Document Type



Doctor of Philosophy (PhD)


Curriculum and Instruction

First Advisor's Name

Barbara King

First Advisor's Committee Title

Committee chair

Second Advisor's Name

Maria Fernandez

Second Advisor's Committee Title

committee member

Third Advisor's Name

Maria Lovett

Third Advisor's Committee Title

committee member

Fourth Advisor's Name

Zahra Hazari

Fourth Advisor's Committee Title

committee member


Teacher agency, Agency, Math Teacher education, Math education, Phenomenography, Teacher voice, Practice theory

Date of Defense



Teacher agency plays a critical role in determining teachers’ identities and decision-making abilities. It is also key in developing teachers’ sense of purpose, which leads to forming school environments where teachers are happy and thriving. However, teacher agency has not been researched in depth. Exploring teacher agency is essential in understanding how to create spaces where teachers feel comfortable and eager to share their personal skill sets. In this qualitative study, phenomenography was employed to detect and describe variations in mathematics teachers’ experiences of agency. This study investigates teacher agency by analyzing the experiences of 14 mathematics teachers teaching in Title I high schools. The purposes of the study were to examine how teachers enact and experience agency and investigate the factors that influence mathematics teachers to enact agency.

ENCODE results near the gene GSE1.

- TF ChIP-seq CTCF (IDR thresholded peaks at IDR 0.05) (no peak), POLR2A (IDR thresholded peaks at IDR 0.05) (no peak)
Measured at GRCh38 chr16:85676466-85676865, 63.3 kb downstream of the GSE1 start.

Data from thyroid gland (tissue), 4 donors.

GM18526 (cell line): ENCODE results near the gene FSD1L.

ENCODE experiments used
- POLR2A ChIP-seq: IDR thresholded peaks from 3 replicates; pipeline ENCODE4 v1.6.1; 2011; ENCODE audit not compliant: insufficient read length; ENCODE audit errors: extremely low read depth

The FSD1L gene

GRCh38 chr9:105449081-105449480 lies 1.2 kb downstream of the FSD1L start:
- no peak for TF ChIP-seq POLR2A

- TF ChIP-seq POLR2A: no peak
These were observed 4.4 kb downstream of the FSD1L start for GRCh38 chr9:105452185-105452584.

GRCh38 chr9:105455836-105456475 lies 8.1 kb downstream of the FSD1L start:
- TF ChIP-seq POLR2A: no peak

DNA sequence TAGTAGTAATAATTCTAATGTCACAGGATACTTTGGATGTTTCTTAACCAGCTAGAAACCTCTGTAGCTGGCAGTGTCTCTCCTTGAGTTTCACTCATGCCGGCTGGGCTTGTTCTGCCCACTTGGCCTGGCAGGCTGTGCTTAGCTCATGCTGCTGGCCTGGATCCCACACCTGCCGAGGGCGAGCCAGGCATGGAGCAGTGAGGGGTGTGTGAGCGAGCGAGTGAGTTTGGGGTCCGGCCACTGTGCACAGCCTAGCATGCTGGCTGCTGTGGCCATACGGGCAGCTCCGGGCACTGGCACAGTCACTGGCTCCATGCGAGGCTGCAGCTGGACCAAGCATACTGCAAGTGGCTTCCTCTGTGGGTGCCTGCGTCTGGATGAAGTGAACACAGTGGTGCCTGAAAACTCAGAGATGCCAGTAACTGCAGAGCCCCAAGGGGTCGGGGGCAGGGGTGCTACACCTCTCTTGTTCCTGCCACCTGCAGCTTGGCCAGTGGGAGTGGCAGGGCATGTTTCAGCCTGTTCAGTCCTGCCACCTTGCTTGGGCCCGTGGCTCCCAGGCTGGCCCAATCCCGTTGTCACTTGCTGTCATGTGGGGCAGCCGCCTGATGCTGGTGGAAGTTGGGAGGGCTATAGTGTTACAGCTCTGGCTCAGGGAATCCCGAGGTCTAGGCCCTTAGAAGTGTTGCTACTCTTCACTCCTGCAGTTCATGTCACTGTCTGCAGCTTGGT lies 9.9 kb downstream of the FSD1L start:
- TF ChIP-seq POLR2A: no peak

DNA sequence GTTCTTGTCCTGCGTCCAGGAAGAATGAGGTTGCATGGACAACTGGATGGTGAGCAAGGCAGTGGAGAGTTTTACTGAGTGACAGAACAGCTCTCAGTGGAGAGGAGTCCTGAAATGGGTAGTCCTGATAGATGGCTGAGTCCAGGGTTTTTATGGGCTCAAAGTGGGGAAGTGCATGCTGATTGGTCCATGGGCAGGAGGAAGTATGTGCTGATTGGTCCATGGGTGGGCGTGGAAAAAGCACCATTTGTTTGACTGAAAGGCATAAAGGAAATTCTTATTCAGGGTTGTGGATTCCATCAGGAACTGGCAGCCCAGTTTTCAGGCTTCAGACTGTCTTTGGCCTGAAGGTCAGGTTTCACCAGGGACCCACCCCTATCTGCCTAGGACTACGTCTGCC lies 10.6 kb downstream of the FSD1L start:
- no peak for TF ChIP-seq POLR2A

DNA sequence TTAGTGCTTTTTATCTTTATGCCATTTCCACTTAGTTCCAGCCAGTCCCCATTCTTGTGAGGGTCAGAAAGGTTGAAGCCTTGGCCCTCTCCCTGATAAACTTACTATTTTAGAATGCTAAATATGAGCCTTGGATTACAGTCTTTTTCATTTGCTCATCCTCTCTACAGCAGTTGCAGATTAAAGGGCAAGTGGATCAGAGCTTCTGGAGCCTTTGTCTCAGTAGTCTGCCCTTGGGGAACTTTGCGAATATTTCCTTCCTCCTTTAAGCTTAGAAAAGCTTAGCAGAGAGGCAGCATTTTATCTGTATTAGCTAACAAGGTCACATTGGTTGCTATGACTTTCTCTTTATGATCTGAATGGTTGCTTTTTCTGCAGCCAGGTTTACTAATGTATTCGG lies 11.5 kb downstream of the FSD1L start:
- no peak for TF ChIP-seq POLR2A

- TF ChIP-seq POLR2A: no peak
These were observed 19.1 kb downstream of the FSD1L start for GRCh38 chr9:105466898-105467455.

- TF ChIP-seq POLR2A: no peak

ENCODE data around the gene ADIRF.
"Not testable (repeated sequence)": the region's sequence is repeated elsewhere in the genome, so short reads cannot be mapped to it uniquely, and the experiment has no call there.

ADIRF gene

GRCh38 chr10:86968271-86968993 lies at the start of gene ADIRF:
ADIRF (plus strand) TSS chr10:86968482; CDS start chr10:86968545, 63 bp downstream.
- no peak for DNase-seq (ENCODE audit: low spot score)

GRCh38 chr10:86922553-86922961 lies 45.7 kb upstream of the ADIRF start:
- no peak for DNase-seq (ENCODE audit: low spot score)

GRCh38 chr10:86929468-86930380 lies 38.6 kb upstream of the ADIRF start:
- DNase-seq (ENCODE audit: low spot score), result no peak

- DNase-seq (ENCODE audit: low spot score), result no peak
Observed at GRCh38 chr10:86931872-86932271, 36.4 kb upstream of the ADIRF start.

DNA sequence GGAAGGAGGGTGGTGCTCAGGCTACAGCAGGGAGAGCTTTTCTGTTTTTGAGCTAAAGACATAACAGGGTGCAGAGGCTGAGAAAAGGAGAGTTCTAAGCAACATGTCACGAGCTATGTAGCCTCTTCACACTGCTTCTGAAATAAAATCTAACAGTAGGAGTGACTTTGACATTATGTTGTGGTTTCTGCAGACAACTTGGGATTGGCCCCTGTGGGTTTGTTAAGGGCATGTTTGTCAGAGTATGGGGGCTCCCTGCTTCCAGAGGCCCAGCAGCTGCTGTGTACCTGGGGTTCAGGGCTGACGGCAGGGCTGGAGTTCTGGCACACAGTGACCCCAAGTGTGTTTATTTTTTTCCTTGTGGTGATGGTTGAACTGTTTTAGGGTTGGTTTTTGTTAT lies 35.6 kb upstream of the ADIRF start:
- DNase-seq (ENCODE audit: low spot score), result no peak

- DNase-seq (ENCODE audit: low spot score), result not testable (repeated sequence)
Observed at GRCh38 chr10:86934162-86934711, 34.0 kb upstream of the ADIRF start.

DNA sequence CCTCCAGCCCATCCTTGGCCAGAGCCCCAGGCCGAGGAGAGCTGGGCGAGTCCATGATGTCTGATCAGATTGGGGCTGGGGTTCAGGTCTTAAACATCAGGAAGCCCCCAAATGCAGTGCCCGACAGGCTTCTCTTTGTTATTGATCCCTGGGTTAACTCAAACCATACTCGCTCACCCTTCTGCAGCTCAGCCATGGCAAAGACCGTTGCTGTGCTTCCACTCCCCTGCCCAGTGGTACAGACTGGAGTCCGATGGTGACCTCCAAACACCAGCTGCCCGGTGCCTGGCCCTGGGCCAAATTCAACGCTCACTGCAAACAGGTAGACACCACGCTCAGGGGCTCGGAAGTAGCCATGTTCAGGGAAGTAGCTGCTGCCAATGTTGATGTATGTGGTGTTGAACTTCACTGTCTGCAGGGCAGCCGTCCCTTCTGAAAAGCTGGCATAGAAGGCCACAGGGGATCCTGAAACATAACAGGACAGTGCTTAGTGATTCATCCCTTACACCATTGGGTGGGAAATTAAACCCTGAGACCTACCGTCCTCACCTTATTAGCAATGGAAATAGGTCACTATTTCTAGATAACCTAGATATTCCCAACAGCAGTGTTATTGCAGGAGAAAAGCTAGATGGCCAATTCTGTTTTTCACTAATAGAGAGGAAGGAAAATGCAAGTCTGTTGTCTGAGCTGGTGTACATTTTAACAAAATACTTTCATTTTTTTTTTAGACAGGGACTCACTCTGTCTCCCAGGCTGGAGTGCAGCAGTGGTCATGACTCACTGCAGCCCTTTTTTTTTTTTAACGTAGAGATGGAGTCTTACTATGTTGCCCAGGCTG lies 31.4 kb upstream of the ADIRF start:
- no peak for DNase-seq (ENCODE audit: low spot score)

The data analysis resulted in the emergence of four themes representative of the different ways teachers enact agency: acquiring resources, implementing alternative methods, improving the school environment, and constructing personal relationships. Similarities and differences between teachers’ theme patterns were explored to create five distinct categories of description: Problem Focused, Peer Support, Communicators, Instruction Centered, and Go Getters. To investigate the factors that may influence teachers to enact agency, each category of description was analyzed, resulting in two factors: Administrative Relationships and Collegial Relationships. The findings of the study suggest that modifying Administrative Relationships and Collegial Relationships may lead to changes in how teachers experience agency.





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